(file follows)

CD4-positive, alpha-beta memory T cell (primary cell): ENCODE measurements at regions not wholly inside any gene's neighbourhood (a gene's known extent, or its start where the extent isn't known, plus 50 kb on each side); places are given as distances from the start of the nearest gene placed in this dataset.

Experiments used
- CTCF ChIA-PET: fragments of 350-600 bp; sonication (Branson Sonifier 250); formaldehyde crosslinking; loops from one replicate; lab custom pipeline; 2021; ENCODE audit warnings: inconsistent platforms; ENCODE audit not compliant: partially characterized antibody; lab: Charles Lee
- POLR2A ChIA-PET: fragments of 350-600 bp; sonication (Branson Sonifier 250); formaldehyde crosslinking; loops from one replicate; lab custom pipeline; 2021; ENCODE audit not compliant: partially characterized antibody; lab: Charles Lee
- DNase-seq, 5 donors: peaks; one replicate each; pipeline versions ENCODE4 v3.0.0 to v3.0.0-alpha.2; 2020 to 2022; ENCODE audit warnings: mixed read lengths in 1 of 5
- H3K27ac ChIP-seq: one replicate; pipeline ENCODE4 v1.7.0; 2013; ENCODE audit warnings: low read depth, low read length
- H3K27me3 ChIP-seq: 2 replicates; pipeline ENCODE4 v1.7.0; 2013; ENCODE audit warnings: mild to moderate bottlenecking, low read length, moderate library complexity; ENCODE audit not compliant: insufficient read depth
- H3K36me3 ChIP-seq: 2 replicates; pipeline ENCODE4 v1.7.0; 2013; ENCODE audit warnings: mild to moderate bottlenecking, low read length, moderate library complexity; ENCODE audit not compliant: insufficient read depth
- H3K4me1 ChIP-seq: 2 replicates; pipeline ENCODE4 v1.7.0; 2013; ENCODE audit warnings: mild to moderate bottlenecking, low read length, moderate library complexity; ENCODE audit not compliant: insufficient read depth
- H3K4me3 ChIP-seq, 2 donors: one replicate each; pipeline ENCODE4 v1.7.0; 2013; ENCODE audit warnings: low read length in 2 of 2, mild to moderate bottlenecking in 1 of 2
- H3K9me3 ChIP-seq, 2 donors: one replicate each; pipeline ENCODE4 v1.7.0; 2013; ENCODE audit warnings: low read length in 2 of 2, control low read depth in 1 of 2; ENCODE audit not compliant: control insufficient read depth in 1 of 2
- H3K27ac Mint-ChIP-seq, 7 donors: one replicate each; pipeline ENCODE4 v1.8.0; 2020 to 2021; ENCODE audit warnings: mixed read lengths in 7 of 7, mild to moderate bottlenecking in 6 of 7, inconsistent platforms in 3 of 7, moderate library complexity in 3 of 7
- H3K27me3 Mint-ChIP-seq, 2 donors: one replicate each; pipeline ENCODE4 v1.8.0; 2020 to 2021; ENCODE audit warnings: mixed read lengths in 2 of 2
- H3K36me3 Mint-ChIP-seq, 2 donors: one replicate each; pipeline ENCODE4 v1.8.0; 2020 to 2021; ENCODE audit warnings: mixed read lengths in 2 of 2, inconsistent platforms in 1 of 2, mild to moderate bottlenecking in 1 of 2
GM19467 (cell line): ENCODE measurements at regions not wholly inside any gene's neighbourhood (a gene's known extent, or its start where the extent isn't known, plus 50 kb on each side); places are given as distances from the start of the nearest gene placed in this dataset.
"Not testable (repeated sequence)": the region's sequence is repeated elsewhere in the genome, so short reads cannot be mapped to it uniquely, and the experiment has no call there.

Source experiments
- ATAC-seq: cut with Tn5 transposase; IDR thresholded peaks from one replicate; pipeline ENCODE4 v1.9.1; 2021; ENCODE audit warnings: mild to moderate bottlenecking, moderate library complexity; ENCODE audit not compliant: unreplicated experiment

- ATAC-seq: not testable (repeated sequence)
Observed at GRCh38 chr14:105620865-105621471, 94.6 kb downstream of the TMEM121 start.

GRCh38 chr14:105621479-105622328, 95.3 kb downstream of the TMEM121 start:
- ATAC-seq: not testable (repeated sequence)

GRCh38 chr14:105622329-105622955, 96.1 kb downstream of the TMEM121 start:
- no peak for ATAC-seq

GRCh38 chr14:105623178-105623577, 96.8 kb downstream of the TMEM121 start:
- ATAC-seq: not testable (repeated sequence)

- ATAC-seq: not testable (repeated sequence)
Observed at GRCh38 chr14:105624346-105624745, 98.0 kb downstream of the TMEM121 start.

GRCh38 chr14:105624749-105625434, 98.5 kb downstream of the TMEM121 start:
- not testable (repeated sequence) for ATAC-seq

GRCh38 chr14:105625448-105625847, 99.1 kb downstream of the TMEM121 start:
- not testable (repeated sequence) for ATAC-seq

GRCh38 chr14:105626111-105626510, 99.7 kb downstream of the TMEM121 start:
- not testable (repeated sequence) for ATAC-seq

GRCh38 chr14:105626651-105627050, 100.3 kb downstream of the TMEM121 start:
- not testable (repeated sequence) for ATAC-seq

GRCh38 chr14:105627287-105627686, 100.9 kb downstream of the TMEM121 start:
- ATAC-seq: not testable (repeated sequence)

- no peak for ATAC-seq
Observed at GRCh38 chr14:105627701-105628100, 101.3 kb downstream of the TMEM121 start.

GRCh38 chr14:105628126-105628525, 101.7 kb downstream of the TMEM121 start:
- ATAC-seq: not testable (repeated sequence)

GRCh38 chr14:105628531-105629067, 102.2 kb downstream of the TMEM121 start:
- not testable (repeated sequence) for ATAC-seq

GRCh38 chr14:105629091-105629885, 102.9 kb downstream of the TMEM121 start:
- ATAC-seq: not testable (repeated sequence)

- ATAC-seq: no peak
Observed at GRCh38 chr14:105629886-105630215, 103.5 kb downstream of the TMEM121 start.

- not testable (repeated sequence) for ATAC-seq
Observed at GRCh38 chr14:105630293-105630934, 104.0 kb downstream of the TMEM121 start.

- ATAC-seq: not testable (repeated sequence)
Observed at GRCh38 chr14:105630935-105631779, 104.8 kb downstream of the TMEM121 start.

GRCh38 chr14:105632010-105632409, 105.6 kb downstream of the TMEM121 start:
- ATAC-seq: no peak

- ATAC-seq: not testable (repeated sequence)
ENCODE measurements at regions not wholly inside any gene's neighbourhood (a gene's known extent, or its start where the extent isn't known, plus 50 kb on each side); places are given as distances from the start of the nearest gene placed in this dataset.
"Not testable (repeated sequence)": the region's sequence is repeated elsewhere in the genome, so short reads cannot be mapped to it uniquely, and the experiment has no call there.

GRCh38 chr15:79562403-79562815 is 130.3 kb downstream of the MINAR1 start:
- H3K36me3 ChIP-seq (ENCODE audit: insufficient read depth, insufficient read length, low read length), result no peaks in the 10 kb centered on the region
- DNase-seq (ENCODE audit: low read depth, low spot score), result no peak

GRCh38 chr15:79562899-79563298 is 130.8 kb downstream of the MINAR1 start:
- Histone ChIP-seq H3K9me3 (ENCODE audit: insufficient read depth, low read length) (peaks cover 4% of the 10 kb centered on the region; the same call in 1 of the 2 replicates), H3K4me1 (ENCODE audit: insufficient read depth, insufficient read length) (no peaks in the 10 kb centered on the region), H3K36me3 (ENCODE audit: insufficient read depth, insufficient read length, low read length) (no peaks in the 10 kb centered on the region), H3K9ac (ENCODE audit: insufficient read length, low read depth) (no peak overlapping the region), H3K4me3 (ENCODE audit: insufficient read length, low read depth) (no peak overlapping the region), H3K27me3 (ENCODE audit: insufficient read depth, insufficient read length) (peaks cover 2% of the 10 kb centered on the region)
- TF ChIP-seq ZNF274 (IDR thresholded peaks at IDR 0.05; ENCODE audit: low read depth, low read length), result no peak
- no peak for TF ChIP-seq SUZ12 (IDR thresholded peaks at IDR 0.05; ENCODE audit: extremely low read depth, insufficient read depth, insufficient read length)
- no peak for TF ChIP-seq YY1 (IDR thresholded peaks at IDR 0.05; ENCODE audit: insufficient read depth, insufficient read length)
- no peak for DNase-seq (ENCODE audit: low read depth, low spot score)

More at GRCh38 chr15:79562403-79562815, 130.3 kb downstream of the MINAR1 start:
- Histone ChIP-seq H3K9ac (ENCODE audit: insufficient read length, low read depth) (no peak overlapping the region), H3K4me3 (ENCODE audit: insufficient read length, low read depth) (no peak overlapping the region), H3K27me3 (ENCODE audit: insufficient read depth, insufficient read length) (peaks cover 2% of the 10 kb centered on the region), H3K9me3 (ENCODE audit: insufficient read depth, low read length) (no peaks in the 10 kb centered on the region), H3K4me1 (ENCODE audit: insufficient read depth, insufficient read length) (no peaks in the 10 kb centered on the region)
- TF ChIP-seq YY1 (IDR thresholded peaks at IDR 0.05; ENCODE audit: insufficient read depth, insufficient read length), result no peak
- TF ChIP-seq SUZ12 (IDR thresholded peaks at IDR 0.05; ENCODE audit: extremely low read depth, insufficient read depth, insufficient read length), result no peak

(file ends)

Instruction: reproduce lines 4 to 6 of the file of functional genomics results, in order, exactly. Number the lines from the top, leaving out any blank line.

- POLR2A ChIA-PET: fragments of 350-600 bp; sonication (Branson Sonifier 250); formaldehyde crosslinking; loops from one replicate; lab custom pipeline; 2021; ENCODE audit not compliant: partially characterized antibody; lab: Charles Lee
- DNase-seq, 5 donors: peaks; one replicate each; pipeline versions ENCODE4 v3.0.0 to v3.0.0-alpha.2; 2020 to 2022; ENCODE audit warnings: mixed read lengths in 1 of 5
- H3K27ac ChIP-seq: one replicate; pipeline ENCODE4 v1.7.0; 2013; ENCODE audit warnings: low read depth, low read length